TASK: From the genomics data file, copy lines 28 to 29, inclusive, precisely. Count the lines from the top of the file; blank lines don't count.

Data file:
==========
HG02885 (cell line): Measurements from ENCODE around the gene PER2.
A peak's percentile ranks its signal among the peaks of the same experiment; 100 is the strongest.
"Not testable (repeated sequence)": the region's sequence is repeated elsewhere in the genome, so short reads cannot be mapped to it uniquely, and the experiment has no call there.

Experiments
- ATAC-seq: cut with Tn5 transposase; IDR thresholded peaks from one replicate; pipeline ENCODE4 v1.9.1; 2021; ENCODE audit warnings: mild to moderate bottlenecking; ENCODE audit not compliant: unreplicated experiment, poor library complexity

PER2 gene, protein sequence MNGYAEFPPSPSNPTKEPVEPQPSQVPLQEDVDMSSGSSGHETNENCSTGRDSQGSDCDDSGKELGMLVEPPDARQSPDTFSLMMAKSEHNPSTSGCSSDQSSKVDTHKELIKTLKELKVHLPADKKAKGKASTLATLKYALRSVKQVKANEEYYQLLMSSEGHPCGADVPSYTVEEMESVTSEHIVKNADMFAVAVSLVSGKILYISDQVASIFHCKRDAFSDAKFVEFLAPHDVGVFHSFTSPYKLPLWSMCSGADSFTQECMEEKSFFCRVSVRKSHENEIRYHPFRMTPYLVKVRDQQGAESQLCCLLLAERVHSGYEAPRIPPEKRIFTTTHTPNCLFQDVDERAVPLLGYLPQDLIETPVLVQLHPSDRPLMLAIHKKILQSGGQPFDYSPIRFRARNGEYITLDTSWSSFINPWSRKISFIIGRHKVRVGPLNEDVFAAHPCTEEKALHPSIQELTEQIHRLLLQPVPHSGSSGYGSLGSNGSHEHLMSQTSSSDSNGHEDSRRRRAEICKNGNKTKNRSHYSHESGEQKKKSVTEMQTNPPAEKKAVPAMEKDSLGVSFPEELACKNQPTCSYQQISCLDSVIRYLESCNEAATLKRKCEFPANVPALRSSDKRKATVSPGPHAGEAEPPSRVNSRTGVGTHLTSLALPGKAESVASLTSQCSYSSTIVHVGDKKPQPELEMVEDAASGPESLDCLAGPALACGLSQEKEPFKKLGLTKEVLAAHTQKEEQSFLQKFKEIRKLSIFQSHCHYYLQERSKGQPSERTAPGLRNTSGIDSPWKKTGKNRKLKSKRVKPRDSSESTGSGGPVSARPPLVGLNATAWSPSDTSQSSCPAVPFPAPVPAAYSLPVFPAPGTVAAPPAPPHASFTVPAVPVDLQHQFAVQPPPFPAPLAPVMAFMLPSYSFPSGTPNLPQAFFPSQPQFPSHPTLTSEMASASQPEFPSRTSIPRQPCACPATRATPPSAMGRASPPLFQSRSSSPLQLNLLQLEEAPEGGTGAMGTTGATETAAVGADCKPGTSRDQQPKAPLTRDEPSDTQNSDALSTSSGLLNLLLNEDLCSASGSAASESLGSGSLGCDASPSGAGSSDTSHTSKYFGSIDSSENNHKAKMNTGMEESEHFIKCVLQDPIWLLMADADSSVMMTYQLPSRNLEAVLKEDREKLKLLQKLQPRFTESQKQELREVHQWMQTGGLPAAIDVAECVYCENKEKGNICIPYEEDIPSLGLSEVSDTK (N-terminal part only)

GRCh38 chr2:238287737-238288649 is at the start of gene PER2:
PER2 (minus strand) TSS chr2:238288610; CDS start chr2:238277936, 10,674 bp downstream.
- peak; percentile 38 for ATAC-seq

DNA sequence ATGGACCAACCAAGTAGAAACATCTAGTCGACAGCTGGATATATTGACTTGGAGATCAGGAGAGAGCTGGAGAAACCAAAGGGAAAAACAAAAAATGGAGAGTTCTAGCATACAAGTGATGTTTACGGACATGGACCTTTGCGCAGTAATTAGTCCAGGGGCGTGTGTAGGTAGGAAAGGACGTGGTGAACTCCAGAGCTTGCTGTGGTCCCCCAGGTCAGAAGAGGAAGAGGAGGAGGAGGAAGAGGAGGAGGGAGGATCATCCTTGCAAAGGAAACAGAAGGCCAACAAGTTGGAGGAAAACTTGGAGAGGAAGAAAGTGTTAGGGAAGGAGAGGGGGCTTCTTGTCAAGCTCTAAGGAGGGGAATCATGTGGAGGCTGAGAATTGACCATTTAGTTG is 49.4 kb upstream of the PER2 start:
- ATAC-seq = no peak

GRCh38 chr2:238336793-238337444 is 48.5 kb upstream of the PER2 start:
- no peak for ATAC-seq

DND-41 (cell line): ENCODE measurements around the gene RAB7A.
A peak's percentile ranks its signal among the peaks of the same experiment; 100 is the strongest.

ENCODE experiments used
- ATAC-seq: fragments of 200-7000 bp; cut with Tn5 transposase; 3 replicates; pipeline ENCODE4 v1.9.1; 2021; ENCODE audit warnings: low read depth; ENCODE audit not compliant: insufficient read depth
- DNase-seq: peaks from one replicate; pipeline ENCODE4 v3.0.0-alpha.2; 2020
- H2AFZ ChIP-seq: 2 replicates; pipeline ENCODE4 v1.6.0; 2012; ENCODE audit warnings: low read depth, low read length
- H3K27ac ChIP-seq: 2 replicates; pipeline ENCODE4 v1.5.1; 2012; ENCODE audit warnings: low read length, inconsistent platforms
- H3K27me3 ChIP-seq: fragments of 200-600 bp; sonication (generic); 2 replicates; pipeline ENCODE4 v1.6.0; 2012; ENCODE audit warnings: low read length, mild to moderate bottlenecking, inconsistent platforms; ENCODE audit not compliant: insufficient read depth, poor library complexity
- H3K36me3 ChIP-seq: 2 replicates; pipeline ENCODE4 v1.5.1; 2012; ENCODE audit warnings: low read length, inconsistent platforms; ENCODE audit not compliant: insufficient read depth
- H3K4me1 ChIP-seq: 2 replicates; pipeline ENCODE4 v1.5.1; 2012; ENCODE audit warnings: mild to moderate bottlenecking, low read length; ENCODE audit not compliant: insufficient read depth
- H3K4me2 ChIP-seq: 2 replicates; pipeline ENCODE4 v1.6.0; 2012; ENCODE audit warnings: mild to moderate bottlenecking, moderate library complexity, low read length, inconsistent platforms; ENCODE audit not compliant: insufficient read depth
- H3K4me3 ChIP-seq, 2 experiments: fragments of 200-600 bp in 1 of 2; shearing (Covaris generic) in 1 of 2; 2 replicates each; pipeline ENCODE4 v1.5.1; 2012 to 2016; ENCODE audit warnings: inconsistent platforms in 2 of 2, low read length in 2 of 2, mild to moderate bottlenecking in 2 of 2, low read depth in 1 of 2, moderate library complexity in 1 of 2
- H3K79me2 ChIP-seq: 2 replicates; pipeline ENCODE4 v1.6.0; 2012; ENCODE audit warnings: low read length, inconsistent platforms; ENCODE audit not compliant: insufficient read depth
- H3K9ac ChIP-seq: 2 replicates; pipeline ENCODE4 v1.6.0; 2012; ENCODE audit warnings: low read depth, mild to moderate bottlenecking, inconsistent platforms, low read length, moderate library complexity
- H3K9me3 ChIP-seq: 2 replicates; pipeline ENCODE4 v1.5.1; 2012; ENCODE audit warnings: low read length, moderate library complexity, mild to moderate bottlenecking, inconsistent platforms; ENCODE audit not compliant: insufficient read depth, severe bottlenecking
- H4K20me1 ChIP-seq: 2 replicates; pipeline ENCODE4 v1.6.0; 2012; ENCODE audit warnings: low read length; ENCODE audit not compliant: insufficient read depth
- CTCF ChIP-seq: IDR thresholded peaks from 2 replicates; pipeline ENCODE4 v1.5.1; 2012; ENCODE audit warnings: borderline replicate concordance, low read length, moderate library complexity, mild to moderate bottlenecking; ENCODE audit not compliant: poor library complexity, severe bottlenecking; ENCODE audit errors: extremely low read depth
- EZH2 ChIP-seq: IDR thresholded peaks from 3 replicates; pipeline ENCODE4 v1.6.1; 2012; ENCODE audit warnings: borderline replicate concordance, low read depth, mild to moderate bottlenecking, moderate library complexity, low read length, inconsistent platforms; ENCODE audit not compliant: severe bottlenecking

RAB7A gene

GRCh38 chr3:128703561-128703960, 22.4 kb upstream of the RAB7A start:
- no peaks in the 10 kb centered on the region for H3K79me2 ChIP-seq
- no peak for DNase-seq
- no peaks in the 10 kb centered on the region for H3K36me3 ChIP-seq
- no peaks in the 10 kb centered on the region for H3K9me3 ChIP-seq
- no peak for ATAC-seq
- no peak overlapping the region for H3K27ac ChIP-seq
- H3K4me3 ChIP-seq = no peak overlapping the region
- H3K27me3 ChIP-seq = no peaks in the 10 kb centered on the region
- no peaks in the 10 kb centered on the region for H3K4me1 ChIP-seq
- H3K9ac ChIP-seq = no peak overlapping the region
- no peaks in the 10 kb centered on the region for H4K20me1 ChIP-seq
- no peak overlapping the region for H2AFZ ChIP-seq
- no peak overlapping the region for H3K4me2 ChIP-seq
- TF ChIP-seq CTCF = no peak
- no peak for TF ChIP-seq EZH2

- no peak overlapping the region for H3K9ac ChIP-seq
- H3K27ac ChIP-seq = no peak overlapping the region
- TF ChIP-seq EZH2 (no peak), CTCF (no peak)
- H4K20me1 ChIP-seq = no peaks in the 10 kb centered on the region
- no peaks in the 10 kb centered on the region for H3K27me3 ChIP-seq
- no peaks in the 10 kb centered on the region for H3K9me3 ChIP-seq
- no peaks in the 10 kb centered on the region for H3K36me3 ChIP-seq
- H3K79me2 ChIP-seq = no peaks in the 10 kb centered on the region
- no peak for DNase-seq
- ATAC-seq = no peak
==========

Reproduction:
- H3K9me3 ChIP-seq: 2 replicates; pipeline ENCODE4 v1.5.1; 2012; ENCODE audit warnings: low read length, moderate library complexity, mild to moderate bottlenecking, inconsistent platforms; ENCODE audit not compliant: insufficient read depth, severe bottlenecking
- H4K20me1 ChIP-seq: 2 replicates; pipeline ENCODE4 v1.6.0; 2012; ENCODE audit warnings: low read length; ENCODE audit not compliant: insufficient read depth